Saudi Aramco looks to Gulf partners following muted international interest in IPO
State-backed oil firm’s initial ambitions now much reduced
Funds from the UAE are expected to invest around $1.5bn (£1.2bn, €1.4bn) in Aramco, with the leadership at both the economic and political level keen to support a close regional ally.
Earlier this month, Aramco made its first pitch to officials in Abu Dhabi, hoping to persuade the oil-rich capital of the UAE to become a lead investor in the flotation. Representatives from the Emirate’s sovereign wealth funds and government-related entities are said to have been present.
Saudi officials also hope to raise a further $1bn from Kuwait, another small but oil-rich ally.
The IPO of Aramco, the world’s most profitable company, is the jewel in the crown of Crown Prince Mohammed Bin Salman’s Saudi Vision 2030 plan. This scheme seeks to modernise the Kingdom’s infrastructure and pursue economic diversification, reducing its dependence on oil revenues.
Plans for the IPO have been revised down in recent years. The murder of Jamal Khassoghi, allegedly on Mohammed Bin Salman’s orders and the ongoing war in Yemen have tarnished Saudi Arabia’s supposedly modernising prince in Western eyes.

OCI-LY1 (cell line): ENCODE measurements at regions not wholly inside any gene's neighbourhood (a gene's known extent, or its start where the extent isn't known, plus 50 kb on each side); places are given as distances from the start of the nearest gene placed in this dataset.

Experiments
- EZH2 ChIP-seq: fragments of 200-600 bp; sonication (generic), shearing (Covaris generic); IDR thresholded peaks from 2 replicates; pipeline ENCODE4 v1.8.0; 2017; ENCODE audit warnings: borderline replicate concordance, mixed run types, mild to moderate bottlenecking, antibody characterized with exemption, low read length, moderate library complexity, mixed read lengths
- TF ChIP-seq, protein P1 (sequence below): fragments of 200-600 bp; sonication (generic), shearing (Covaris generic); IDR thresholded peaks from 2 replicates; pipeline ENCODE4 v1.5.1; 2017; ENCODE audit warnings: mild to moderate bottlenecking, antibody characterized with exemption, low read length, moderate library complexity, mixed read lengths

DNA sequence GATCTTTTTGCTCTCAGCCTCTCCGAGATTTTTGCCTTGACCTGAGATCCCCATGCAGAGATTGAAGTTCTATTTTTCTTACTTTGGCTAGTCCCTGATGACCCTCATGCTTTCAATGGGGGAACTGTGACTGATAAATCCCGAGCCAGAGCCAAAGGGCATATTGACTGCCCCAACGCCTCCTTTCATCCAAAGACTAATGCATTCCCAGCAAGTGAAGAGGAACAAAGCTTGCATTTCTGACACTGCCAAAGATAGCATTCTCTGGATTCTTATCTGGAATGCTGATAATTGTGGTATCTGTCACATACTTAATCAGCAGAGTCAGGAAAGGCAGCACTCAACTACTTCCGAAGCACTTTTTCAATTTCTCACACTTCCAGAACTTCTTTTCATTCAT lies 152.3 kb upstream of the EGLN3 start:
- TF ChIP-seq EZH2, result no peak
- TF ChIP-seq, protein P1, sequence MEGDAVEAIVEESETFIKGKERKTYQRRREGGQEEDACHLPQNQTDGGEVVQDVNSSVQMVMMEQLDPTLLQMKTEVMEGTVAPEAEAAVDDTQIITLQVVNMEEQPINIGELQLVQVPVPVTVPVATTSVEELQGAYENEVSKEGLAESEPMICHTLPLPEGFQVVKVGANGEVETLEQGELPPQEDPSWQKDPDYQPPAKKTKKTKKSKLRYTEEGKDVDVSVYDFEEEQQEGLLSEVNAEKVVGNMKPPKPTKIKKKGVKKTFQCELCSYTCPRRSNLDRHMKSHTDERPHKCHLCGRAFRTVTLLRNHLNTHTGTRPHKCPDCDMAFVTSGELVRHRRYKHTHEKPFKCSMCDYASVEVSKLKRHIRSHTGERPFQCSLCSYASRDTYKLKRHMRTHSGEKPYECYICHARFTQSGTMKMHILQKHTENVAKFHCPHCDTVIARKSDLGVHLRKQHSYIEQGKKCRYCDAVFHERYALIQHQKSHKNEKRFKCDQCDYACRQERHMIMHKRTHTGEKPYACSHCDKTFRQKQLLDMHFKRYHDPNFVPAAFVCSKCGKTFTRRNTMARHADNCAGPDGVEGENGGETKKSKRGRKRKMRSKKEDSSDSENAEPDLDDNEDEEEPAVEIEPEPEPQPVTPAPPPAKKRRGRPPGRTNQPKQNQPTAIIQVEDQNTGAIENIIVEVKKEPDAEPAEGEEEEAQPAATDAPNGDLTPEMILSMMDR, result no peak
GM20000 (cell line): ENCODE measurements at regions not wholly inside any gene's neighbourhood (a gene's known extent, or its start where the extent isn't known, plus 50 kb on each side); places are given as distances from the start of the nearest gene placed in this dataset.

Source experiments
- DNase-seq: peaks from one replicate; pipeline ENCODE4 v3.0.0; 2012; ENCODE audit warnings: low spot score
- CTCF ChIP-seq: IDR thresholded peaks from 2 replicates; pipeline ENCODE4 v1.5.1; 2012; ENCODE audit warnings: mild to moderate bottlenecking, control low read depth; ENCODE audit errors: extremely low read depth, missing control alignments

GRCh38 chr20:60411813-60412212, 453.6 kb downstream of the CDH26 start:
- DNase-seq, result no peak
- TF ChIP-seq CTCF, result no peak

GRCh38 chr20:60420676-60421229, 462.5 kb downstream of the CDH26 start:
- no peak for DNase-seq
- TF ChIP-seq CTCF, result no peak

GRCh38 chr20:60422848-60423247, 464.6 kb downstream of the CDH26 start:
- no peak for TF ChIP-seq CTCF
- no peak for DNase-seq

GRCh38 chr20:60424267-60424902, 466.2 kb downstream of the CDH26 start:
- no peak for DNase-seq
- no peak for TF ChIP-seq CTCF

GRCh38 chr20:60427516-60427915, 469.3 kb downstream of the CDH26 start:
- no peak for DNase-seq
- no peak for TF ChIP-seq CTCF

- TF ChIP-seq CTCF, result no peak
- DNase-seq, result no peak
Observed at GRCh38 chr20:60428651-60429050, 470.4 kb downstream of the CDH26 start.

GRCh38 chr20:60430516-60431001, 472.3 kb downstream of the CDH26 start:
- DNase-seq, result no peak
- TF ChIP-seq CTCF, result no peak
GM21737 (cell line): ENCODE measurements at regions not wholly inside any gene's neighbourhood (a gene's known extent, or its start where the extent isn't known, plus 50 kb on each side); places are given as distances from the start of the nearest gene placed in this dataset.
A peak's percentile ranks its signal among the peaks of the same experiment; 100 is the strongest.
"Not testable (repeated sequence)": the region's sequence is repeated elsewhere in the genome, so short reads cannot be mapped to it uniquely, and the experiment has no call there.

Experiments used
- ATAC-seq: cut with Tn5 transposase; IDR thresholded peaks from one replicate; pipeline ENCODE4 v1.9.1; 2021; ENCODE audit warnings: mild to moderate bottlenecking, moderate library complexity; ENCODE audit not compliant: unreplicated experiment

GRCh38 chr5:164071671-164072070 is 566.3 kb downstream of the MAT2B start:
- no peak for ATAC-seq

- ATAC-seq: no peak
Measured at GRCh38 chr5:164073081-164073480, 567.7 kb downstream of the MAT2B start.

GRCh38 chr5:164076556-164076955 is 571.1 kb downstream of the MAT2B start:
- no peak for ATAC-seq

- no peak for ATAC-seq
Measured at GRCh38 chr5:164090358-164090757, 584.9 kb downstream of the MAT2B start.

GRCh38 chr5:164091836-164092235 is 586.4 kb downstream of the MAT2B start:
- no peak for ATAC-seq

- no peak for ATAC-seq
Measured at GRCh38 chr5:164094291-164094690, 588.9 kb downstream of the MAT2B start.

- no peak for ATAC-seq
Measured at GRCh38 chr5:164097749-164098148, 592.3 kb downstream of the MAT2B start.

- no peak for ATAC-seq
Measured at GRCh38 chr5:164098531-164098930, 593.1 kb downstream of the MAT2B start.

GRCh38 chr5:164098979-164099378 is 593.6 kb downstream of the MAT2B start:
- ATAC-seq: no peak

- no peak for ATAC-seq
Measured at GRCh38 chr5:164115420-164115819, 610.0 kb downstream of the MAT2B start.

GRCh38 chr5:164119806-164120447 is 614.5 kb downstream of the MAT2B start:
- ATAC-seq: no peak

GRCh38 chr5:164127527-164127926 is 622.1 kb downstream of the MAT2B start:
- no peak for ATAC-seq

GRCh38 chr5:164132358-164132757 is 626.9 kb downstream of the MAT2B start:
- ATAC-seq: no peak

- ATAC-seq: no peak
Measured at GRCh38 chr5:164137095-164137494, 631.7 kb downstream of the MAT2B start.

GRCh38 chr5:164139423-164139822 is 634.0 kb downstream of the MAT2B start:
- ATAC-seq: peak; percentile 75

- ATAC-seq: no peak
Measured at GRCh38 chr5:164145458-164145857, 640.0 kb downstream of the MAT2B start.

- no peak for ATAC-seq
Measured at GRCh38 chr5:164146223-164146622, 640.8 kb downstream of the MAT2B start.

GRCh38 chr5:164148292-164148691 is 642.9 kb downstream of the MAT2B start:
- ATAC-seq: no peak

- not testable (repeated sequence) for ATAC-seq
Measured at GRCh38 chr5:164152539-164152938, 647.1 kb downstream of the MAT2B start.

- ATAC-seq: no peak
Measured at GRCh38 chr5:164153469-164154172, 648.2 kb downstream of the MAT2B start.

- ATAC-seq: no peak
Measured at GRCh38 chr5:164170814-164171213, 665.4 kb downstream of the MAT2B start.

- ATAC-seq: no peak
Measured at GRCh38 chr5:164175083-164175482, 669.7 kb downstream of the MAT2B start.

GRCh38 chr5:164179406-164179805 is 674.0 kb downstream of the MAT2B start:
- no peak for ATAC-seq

Whereas it had once hoped to raise $100bn from a five per cent sale on an international stock exchange, Aramco is now looking to raise $25bn from a 1.5 per cent sale. One third of these available shares will be sold to local retail shareholders, while the remaining two thirds will be mostly taken by Saudi institutions and fund based in allied Gulf nations.
Russian and China have also been approached, while international investor roadshows planned for the U.S. and Europe have been cancelled, with meetings restricted to a number of cities Gulf states.
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